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Edinburgh nurse recognised for A&E research work

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An accident and emergency nurse from Edinburgh has been chosen as the Scottish clinical research nurse of the year for 2015.

The award is given each year by the Scottish Research Nurse and Co-ordinators Network, which was established 10 years ago to support the education and development of clinical research nurses in Scotland, of which there are now more than 600.

The winner this year was Judy Coyle, a clinical research nurse who has been working on trials at the Royal Infirmary of Edinburgh for the past seven years.

She was nominated by two people for her work in setting up and developing the Emergency Medicine Research Group Edinburgh (EMERGE) team, which is based in the infirmary’s A&E.

Ms Coyle received her award at the network’s 2015 conference in Edinburgh on 30 October, which was attended by more than 140 clinical research nurses from across Scotland.

It was presented by Gail Woodburn, senior nurse for research and innovation at Central Manchester University Hospitals NHS Foundation Trust and chair of the FRoNT group that provides support for clinical research nurse managers around the UK.


Judy Coyle’s award nominations

Judy has worked in clinical research for almost 20 years and joined the Emergency Department (ED) at the Royal Infirmary of Edinburgh in 2008 as a founding member of the Emergency Medicine Research Group Edinburgh (EMERGE). Since then the group has grown from five to now more than 30 members; Judy has been at the forefront of this expansion and development. She led many of the early studies, including SNAP, which was published in The Lancet. These early studies were challenging, the research team was small, the ED clinical staff fairly inexperienced in research and the ED was busy. The success of EMERGE has meant that research is now an integral part of patient care making research easier than in the tougher early days. Judy is now a team lead in our fast growing and dynamic team. She mentors, inducts and supports less experienced members of the group with amazing patience and enthusiasm and is one of the reasons for the amazing atmosphere, enthusiasm and drive that exist in the group.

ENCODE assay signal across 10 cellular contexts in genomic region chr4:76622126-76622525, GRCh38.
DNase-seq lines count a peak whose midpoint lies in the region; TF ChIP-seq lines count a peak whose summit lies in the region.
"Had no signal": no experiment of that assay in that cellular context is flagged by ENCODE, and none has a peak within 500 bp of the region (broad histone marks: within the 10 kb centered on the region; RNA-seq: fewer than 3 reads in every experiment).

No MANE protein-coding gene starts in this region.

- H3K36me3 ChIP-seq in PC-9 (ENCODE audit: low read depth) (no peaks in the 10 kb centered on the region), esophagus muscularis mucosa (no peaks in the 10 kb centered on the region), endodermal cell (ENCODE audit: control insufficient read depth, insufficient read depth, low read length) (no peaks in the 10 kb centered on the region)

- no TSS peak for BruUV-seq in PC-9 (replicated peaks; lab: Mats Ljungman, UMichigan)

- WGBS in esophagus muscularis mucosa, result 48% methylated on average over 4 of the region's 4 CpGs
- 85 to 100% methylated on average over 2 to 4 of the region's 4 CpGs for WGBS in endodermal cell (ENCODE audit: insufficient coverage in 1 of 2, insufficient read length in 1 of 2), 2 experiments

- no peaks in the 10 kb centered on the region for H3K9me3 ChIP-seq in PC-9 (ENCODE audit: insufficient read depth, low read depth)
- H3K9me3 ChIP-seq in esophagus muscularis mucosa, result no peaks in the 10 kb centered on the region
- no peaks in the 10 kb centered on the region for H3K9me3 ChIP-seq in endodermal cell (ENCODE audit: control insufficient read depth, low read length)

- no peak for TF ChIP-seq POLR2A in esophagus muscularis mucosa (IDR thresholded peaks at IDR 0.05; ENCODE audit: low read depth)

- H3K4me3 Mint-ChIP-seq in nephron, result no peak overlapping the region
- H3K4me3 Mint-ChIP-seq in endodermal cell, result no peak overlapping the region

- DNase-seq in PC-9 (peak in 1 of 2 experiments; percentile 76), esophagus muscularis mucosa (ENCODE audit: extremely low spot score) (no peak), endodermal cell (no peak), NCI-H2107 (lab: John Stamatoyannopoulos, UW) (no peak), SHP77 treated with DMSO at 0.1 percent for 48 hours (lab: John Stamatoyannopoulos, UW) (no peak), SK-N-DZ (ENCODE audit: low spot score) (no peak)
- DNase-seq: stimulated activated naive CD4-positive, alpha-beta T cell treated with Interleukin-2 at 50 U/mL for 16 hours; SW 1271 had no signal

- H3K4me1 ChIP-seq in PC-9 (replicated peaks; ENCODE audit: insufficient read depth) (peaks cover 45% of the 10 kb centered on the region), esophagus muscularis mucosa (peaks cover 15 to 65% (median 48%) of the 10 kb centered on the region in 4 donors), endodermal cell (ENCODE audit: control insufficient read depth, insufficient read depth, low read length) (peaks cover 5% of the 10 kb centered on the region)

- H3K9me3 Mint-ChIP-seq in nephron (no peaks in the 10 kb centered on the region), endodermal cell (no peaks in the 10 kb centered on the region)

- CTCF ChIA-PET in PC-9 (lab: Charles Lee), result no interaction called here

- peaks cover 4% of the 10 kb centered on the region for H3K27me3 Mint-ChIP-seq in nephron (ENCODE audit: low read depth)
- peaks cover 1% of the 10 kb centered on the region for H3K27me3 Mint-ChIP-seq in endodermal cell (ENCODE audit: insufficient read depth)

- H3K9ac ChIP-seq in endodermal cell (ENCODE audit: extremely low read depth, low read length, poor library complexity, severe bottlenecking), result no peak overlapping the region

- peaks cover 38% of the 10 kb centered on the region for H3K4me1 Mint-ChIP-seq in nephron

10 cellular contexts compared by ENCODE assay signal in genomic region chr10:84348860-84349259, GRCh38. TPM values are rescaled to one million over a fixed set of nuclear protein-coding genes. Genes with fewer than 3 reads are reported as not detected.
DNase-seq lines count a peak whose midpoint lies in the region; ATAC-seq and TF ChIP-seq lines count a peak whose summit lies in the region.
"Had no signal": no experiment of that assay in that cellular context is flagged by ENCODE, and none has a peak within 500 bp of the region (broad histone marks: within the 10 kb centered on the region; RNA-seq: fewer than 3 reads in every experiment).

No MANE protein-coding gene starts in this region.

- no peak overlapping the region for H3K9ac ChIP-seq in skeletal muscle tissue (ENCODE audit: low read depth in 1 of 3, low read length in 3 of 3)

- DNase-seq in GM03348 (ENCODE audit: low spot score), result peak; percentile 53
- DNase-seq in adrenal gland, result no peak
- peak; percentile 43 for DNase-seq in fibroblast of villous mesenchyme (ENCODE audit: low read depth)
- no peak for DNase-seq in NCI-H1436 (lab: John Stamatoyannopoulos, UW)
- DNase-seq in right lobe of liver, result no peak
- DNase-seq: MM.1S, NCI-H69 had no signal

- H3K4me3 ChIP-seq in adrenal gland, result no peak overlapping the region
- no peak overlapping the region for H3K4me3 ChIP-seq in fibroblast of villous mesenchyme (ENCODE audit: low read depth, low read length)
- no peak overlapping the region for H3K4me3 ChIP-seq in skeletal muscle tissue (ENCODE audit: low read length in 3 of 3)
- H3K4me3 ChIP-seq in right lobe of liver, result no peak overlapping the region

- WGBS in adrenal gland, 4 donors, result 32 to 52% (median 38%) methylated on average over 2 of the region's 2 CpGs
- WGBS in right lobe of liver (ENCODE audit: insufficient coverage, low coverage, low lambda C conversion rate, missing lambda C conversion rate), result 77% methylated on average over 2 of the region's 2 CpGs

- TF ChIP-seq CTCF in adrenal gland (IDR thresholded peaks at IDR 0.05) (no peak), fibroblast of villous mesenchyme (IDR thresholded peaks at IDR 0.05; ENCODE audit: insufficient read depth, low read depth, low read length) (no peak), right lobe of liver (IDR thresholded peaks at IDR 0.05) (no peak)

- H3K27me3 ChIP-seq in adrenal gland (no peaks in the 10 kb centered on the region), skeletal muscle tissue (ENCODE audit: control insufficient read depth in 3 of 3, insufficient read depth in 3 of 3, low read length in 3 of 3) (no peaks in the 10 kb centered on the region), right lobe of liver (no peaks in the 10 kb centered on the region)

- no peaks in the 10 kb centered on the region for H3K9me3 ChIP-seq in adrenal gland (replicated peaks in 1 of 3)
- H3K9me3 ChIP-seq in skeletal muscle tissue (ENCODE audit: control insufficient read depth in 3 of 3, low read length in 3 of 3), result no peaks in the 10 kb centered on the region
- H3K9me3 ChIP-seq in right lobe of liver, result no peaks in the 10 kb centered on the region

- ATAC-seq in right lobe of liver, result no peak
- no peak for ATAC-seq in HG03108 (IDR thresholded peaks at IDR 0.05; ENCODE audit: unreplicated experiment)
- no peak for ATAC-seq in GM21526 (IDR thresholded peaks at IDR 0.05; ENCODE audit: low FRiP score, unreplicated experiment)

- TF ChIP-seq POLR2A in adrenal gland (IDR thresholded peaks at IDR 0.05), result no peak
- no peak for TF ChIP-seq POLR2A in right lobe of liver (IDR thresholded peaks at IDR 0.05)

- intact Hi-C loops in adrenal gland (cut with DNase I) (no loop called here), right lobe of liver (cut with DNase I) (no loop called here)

Judy has excellent oversight of the whole research process and is invaluable when setting up new studies. She has an Eagle-eye (her nickname in the research office!) for detail and is always identifying areas in prospective study protocols and research paperwork that need further thought. Judy was instrumental in putting together an EMERGE data protection SOP, one of the first of its kind, which allows the group some research governance autonomy and Judy is driving forwards her current project, BIOBANK EMERGE, with enthusiasm and efficiency. Given her long service to clinical research in Scotland and amazing mentoring, support and leadership, I feel she would be the perfect recipient of the SRNCN research nurse of the year.


Judy has worked as a research nurse for 20 years – she is a co-founder of the Emergency Medicine Research Group Edinburgh (EMERGE) having worked in the group since 2007. Back then, Judy worked with one other research nurse – whereas today, we have 12 research nurses within the team. Judy was the sole research nurse, coordinating and trial managing a large CTIMP multi centre trial. This required a huge amount of organization, and being the only research nurse involved, Judy went beyond the call of duty to help with enrolment to the study – by sometimes being on call 24 hours a day – on occasions she was known to be in the department at 2am, to help and offer advice to medical staff.

As the EMERGE team has grown, Judy is our mentor and role model, of what a good research nurse should be, her patience, wisdom and attention to detail is invaluable. Judy’s knowledge of research is vast, she has made EMERGE what it is today – a thriving group of researchers working on multiple trials and studies, from audits, quality control to big multi centre studies and commercial clinical trials – she knows it all and is our guide and we feel very lucky to work with her.

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Readers' comments (1)

  • My sister Jo Brown was transferred to RIE 210 Abdominal XR/CT scan diagnosed: Large Mass arising from Pelvis adhered with 'Small Bowel' informed XR was 'Normal'? Judy Coyle's needs to educate 'Medical Staff' RIE and A&E it is unlawful to withhold investigation's, Patients health and safety is paramount.

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